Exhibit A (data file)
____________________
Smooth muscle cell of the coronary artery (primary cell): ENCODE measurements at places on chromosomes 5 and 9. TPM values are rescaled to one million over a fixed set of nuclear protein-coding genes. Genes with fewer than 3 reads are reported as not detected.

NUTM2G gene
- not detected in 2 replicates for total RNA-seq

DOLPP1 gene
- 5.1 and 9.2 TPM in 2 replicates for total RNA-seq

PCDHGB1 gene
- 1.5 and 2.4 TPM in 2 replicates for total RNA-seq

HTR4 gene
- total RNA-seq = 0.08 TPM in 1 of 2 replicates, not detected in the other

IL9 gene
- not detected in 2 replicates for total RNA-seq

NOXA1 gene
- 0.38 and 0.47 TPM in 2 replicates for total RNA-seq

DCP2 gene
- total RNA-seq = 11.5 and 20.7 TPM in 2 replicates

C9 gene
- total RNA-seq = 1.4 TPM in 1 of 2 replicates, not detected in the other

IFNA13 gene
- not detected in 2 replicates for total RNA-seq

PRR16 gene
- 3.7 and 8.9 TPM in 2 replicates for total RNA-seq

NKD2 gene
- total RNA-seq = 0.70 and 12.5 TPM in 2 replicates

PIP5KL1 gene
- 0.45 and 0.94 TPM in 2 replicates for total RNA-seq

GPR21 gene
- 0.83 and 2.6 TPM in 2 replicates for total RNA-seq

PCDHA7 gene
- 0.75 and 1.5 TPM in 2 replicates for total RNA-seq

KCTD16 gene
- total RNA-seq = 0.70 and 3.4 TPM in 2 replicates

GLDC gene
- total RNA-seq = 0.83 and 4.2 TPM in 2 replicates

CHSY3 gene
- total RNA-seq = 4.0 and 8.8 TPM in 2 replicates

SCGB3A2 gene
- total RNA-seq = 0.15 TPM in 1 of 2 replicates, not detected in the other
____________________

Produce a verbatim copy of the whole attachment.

Smooth muscle cell of the coronary artery (primary cell): ENCODE measurements at places on chromosomes 5 and 9. TPM values are rescaled to one million over a fixed set of nuclear protein-coding genes. Genes with fewer than 3 reads are reported as not detected.

NUTM2G gene
- not detected in 2 replicates for total RNA-seq

DOLPP1 gene
- 5.1 and 9.2 TPM in 2 replicates for total RNA-seq

PCDHGB1 gene
- 1.5 and 2.4 TPM in 2 replicates for total RNA-seq

HTR4 gene
- total RNA-seq = 0.08 TPM in 1 of 2 replicates, not detected in the other

IL9 gene
- not detected in 2 replicates for total RNA-seq

NOXA1 gene
- 0.38 and 0.47 TPM in 2 replicates for total RNA-seq

DCP2 gene
- total RNA-seq = 11.5 and 20.7 TPM in 2 replicates

C9 gene
- total RNA-seq = 1.4 TPM in 1 of 2 replicates, not detected in the other

IFNA13 gene
- not detected in 2 replicates for total RNA-seq

PRR16 gene
- 3.7 and 8.9 TPM in 2 replicates for total RNA-seq

NKD2 gene
- total RNA-seq = 0.70 and 12.5 TPM in 2 replicates

PIP5KL1 gene
- 0.45 and 0.94 TPM in 2 replicates for total RNA-seq

GPR21 gene
- 0.83 and 2.6 TPM in 2 replicates for total RNA-seq

PCDHA7 gene
- 0.75 and 1.5 TPM in 2 replicates for total RNA-seq

KCTD16 gene
- total RNA-seq = 0.70 and 3.4 TPM in 2 replicates

GLDC gene
- total RNA-seq = 0.83 and 4.2 TPM in 2 replicates

CHSY3 gene
- total RNA-seq = 4.0 and 8.8 TPM in 2 replicates

SCGB3A2 gene
- total RNA-seq = 0.15 TPM in 1 of 2 replicates, not detected in the other